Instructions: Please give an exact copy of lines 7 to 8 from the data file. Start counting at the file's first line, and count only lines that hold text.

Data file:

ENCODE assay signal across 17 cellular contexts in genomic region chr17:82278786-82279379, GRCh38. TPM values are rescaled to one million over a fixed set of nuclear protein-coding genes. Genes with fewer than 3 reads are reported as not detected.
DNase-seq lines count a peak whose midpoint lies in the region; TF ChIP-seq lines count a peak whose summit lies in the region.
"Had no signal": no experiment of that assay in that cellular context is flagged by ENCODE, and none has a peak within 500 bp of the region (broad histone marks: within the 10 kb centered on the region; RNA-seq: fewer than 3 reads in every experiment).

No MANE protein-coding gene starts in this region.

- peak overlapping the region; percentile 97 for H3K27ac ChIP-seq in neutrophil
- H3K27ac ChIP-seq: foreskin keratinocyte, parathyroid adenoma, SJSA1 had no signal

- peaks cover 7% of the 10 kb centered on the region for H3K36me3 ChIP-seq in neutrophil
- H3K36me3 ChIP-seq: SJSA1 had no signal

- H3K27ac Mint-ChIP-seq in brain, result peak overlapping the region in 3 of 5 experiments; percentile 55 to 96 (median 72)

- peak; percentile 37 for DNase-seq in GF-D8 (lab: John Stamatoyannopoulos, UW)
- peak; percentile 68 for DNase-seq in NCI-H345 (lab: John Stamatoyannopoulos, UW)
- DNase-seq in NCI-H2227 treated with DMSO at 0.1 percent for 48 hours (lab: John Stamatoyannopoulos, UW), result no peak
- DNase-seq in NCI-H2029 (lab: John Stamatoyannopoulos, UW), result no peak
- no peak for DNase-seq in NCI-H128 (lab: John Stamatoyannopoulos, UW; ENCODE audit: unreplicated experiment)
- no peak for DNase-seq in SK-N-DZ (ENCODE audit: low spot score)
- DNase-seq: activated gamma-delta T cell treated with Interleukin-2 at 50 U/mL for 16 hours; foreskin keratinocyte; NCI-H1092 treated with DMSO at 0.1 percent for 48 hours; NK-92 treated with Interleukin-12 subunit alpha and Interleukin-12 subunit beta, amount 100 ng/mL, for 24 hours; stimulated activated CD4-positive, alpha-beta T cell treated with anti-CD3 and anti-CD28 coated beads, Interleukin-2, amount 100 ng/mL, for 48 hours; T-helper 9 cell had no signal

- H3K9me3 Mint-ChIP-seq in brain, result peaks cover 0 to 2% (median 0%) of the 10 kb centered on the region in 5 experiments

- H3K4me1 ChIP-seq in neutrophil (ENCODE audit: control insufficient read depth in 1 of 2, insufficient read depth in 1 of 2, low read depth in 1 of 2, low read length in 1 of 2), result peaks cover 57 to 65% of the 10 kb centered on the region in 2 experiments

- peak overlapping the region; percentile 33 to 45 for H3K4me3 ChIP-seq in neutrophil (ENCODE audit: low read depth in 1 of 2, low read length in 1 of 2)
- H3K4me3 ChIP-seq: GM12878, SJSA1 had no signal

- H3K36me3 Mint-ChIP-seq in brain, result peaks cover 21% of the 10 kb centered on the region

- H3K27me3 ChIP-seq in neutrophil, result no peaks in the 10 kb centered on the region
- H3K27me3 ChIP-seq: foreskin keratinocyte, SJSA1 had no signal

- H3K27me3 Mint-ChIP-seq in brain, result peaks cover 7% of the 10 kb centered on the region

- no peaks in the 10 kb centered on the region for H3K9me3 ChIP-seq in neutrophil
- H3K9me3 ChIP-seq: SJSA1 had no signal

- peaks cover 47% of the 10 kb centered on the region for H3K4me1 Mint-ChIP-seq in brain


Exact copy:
- peaks cover 7% of the 10 kb centered on the region for H3K36me3 ChIP-seq in neutrophil
- H3K36me3 ChIP-seq: SJSA1 had no signal